The South, the Nation, and the World: Perspectives on Southern Economic Development, by David L. Carlton and Peter A. Coclanis (review)

The South, the Nation, and the World, by David L. Carlton and Peter A. Coclanis (University of Virginia Press, 2003)

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The South, the Nation, and the World: Perspectives on Southern Economic Development, by David L. Carlton and Peter A. Coclanis (review)

by Gavin Wright
Southern Cultures, Vol. 10, No. 3: Fall 2004

University of Virginia Press, 2003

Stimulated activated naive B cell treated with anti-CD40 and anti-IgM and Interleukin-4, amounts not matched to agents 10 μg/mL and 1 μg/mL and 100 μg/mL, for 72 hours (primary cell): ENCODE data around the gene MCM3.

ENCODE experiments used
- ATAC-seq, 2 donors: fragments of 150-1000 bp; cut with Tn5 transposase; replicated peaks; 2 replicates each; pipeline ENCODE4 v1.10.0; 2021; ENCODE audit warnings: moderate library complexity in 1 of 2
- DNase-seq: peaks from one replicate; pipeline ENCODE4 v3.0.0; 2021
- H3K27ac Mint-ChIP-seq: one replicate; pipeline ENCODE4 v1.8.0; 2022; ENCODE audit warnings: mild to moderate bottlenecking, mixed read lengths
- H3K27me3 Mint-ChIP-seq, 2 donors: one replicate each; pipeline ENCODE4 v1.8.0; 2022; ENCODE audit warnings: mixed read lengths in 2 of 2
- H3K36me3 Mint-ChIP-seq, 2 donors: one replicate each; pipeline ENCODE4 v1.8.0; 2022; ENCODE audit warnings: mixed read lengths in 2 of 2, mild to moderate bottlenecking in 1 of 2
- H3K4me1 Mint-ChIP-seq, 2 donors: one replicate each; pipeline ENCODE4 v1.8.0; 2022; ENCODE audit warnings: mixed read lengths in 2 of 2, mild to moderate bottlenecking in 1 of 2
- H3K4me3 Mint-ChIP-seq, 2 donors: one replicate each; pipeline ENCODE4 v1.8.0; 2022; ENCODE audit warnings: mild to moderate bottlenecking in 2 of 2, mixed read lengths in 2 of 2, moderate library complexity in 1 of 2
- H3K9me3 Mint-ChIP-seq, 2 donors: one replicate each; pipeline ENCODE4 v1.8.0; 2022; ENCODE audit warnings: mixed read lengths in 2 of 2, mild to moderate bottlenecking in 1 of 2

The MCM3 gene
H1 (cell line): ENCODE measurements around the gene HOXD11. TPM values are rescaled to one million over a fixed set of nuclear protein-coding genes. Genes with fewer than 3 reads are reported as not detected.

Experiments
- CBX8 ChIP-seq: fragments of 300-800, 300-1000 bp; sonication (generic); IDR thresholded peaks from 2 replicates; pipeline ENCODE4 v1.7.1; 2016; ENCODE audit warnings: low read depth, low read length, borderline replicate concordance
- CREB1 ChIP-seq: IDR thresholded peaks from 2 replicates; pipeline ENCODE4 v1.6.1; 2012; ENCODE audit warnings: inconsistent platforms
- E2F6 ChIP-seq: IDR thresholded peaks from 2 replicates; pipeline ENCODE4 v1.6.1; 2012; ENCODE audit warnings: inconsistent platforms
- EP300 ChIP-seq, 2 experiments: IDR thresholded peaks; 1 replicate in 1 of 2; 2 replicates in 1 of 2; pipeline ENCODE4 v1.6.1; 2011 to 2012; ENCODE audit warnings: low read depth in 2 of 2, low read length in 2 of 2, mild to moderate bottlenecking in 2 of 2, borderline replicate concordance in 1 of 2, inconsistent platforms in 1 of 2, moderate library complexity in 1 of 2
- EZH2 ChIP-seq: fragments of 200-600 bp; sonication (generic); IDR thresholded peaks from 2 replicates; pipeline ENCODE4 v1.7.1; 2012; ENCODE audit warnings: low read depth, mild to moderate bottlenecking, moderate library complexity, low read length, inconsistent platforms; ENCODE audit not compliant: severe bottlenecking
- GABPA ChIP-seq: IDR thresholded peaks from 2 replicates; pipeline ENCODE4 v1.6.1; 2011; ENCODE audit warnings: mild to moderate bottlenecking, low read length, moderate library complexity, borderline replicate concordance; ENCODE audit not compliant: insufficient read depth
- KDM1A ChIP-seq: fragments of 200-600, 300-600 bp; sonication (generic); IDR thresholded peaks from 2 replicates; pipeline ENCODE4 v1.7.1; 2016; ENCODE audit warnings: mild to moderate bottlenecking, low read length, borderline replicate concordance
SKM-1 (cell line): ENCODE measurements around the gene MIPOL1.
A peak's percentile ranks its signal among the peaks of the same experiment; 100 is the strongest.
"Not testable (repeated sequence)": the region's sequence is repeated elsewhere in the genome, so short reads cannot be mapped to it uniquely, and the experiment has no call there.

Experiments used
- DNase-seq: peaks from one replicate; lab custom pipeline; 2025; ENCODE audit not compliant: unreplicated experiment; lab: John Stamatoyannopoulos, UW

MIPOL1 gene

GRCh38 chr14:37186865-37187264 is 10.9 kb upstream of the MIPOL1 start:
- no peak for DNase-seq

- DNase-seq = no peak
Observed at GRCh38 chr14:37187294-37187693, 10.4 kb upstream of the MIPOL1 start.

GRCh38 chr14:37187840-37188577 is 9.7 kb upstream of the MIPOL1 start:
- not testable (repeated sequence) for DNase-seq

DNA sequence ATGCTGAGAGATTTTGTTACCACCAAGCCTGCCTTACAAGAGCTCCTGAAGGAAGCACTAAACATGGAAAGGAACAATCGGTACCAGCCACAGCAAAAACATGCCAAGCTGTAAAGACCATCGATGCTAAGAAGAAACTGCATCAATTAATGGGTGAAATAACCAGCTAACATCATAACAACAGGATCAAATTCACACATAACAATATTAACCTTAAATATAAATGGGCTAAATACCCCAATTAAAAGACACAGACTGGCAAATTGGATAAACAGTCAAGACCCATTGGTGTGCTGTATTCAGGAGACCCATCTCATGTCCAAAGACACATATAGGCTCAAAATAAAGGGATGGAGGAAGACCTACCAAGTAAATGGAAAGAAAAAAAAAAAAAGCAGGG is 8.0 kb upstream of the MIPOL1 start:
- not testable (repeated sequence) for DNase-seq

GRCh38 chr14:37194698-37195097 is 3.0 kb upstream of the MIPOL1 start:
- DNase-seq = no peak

“Economics? That was my worst subject.” How often those of us in the field have heard this lament. Or is it a reprimand? “Worst subject” probably means the speaker did not do well in the course, but it also often implies that they didn’t much like economics anyway. Too dry, too unsentimental, too short on appreciation for the finer things in life (that is, culture). People who feel this way often drift into the study of history as an alternative. Which means that scholars who set out to write economic history start with one strike against them; two, if, like David Carlton and Peter Coclanis, they openly reject cultural interpretations of the American South.